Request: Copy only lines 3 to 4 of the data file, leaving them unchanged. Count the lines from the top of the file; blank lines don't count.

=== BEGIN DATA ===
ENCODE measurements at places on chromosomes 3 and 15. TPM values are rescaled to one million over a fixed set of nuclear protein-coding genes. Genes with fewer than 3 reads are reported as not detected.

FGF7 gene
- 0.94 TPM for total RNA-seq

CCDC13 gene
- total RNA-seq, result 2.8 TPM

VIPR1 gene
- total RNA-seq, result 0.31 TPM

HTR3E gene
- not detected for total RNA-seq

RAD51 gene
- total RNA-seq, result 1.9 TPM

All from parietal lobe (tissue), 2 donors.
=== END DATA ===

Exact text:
- 0.94 TPM for total RNA-seq

CCDC13 gene